'Gotta be me'
By John Valenti
As we stood in the frigid Logan rain watching the end of an Aggie football practice, London McBride jokingly harasses his ex-teammates. He grabs a trainer and puts her in a playful headlock while heckling his buddies.
He seems to be at ease and in his element, but every once in awhile one of his many close friends trots to the sideline to ask how everything is going.
"Hey London, what's up with the League?"
His mood suddenly changes and he answers with a well-rehearsed line about how he's still waiting for a call from an NFL team and isn't too worried about it. Still, it is clear that beneath his cool demeanor and million dollar smile, he is a little frustrated.
McBride is not one to lose his cool. He is a calm and collected leader on and off the field. While others were getting psyched with a pre-game dose of Master P or Metallica, McBride would sit in a quiet place listening to gospel music. He is not a trash-talker and, after a big play, he is not the type of guy that spikes the ball and bangs his chest.
"I'm not the flashy type," he said. "I don't get super-pumped at game time. Everyone gets hyped and stuff, but I can't do that. I get out there and perform. That's the best thing I can do."
Former Aggie fullback Melvin Blue, who recently signed with the Oakland Raiders, grew up with McBride. They played football together at Banning High School where, Blue says, McBride often played the role of peacekeeper.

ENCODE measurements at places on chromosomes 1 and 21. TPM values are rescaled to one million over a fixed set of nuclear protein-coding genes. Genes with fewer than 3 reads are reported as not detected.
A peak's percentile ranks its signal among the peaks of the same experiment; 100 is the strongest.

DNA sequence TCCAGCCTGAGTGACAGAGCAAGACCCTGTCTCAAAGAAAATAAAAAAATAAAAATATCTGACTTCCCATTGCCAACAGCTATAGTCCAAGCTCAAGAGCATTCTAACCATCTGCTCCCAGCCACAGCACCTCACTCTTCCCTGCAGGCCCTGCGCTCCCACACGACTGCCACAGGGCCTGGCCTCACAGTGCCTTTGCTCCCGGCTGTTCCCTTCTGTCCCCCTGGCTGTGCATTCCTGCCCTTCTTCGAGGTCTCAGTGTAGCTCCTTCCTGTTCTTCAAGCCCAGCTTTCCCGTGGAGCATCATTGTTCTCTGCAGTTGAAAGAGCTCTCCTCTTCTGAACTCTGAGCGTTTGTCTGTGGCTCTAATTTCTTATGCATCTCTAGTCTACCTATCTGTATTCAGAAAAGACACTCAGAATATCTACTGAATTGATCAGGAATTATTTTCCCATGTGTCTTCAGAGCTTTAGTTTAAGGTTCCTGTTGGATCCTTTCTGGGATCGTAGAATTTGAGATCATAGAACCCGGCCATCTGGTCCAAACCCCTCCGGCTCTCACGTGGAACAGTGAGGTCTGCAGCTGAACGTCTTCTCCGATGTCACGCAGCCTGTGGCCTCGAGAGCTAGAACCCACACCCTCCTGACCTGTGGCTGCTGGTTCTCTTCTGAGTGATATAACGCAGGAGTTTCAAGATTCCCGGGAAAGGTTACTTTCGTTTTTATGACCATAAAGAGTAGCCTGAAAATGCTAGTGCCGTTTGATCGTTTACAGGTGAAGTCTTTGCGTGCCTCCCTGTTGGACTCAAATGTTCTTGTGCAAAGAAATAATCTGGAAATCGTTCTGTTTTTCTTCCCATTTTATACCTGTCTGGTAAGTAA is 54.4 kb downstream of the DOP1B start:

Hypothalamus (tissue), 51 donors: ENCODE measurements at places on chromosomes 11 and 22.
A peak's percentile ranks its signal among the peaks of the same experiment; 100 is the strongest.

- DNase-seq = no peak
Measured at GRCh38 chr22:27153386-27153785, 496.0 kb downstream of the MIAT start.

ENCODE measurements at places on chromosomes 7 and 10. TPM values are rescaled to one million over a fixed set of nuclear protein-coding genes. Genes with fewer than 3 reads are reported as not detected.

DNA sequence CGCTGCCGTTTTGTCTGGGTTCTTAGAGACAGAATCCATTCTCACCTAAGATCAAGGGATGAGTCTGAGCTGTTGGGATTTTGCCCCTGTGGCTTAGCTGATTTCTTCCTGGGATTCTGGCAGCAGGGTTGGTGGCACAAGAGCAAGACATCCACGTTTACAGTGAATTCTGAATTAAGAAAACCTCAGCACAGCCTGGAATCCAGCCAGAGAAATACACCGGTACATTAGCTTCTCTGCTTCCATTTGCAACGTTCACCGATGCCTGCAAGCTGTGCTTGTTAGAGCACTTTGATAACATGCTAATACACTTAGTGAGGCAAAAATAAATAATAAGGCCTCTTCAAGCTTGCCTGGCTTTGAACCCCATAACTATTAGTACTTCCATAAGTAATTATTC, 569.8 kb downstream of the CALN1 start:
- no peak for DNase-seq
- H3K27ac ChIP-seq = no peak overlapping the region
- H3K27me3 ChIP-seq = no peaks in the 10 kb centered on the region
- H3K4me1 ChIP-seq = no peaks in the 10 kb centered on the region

"We had a lot of ethnic fights in high school and he's the only one that everyone would talk to," said Blue. "He was the mediator always talking about peace. He was kinda like the Martin Luther King around there."
McBride is certainly not shy or soft-spoken. The Chi Omega sorority girls at USU voted him the "Omega Man," a year-long title bestowed on the man most involved with the house. He walks and talks with smooth fluidity and aspires to one day become a leader in his church.
He is also a talented singer who enjoys to sing at church. He's even toyed with the idea of becoming a rhythm-and-blues performer.
"I honestly don't want to be listening to gospel music with my wife on a romantic evening," he said. "So I'd write some [R&B] songs, but don't give me anything graphic 'cuz I won't sing it."